ISSN (Print) - 0012-9976 | ISSN (Online) - 2349-8846

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Hanging Fire

More than three years on, the UPA government’s showpiece legislation is back on the drawing board.

The Communal Violence (Prevention) Bill, 2005 has been sent back to the home ministery for changes yet again. The bill, which was introduced in the Rajya Sabha in December 2005, has been sent back to the ministry on prime minister Manmohan Singh’s intervention. It has already been discussed twice in the cabinet earlier but the government now wants to hold more consultations rather than “rush it with shortcomings”. This “showpiece” bill of the United Progressive Alliance (UPA) – fighting communalism in all its manifestations is first among the six important commitments to the nation under the common minimum programme – was to be a response to the post-Godhra anti-Muslim genocide in Gujarat in 2002. With the recent sting operation by Tehelka which purportedly recorded rioters boasting of official support in attacking Muslims in Gujarat, the focus is back on state complicity in communal massacres and the lack of genuine rehabilitation measures for the victims.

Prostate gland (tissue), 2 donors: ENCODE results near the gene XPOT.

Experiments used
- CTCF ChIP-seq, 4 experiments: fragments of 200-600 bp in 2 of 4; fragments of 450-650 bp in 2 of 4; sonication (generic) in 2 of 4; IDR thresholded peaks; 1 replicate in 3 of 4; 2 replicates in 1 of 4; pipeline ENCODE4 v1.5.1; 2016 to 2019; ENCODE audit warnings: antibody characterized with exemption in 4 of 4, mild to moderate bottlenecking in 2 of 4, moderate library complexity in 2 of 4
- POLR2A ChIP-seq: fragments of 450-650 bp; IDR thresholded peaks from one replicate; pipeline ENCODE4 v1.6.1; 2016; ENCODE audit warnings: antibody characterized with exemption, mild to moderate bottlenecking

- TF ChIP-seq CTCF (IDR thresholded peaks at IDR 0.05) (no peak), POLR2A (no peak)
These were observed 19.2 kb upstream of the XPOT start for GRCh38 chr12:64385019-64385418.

The bill in its present form seeks to “empower the state government and the central government to take measures to provide for the prevention and control of communal violence...and rehabilitation of victims of such violence and for matters connected therewith…”. While only the state government has the right to notify the commencement of the act, and its approval is required to deploy the army, the bill allows the state and the central governments to declare areas as communally disturbed with all the attendant measures. As Gujarat’s case showed, a difficult situation would arise if the state government is deeply communalised and the ruling dispensation at the centre too belongs to the same persuasion.

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